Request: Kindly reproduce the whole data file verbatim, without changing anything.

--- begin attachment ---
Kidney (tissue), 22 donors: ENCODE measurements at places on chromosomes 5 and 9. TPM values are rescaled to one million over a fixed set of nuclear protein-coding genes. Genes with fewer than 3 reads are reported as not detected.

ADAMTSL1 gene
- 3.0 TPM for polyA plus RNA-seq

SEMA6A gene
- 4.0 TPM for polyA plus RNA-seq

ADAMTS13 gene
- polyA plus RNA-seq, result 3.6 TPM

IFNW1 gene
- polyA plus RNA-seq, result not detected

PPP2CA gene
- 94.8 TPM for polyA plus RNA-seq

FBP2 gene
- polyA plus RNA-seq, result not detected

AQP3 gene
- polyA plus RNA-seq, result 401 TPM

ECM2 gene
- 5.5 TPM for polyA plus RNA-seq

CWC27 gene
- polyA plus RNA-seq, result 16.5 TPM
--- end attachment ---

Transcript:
Kidney (tissue), 22 donors: ENCODE measurements at places on chromosomes 5 and 9. TPM values are rescaled to one million over a fixed set of nuclear protein-coding genes. Genes with fewer than 3 reads are reported as not detected.

ADAMTSL1 gene
- 3.0 TPM for polyA plus RNA-seq

SEMA6A gene
- 4.0 TPM for polyA plus RNA-seq

ADAMTS13 gene
- polyA plus RNA-seq, result 3.6 TPM

IFNW1 gene
- polyA plus RNA-seq, result not detected

PPP2CA gene
- 94.8 TPM for polyA plus RNA-seq

FBP2 gene
- polyA plus RNA-seq, result not detected

AQP3 gene
- polyA plus RNA-seq, result 401 TPM

ECM2 gene
- 5.5 TPM for polyA plus RNA-seq

CWC27 gene
- polyA plus RNA-seq, result 16.5 TPM